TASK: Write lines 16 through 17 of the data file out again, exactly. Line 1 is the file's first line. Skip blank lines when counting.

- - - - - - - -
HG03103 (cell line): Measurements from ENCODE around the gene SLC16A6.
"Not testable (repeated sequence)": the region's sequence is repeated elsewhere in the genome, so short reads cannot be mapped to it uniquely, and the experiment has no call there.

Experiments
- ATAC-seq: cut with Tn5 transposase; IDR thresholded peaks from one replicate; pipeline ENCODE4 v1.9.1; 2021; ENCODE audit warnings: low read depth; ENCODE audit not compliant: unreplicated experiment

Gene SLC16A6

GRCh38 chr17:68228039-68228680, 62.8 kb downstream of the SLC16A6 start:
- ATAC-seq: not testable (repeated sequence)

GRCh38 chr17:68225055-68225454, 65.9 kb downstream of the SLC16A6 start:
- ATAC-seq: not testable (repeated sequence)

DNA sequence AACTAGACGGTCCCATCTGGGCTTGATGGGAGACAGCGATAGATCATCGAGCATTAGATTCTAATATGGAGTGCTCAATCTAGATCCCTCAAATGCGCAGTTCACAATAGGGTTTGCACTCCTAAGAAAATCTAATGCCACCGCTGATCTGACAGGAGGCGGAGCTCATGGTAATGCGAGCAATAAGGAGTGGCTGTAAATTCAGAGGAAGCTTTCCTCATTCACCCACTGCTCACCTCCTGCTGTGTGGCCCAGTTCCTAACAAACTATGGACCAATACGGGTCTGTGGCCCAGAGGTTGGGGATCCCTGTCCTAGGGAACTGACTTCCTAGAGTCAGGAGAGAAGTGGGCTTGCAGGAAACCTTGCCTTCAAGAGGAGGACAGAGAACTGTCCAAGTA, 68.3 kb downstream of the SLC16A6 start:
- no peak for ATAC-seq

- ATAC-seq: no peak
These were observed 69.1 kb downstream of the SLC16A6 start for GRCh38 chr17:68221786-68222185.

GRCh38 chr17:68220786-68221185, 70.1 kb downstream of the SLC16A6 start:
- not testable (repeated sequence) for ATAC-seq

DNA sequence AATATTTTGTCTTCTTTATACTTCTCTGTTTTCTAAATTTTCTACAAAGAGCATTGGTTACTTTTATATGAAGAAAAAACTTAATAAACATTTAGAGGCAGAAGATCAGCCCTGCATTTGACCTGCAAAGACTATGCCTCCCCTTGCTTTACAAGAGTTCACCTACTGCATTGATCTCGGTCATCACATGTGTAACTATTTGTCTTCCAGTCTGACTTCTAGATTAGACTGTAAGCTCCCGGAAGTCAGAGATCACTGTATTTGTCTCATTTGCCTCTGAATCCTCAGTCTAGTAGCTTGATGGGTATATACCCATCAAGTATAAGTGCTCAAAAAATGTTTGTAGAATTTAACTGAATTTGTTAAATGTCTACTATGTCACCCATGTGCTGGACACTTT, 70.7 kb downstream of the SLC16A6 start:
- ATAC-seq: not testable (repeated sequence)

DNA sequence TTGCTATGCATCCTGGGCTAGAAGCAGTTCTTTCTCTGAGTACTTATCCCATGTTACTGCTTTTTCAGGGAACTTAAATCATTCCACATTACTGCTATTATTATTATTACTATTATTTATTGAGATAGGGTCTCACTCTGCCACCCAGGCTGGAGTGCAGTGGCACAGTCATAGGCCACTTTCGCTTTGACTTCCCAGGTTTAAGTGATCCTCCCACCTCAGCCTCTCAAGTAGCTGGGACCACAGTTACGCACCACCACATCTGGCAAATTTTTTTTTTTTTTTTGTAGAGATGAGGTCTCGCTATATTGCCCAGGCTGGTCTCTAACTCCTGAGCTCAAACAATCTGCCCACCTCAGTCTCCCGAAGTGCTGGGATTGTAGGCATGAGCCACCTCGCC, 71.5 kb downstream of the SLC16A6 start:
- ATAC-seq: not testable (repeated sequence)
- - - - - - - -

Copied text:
DNA sequence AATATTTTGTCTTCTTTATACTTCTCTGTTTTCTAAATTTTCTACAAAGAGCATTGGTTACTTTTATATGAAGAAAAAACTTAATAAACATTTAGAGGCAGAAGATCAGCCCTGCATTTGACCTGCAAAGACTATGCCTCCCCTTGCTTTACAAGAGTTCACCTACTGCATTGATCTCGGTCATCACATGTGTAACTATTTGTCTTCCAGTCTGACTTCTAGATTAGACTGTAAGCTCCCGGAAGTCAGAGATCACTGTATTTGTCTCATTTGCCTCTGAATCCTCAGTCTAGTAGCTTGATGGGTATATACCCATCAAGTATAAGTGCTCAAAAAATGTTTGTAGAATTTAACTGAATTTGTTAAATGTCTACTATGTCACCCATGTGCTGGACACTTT, 70.7 kb downstream of the SLC16A6 start:
- ATAC-seq: not testable (repeated sequence)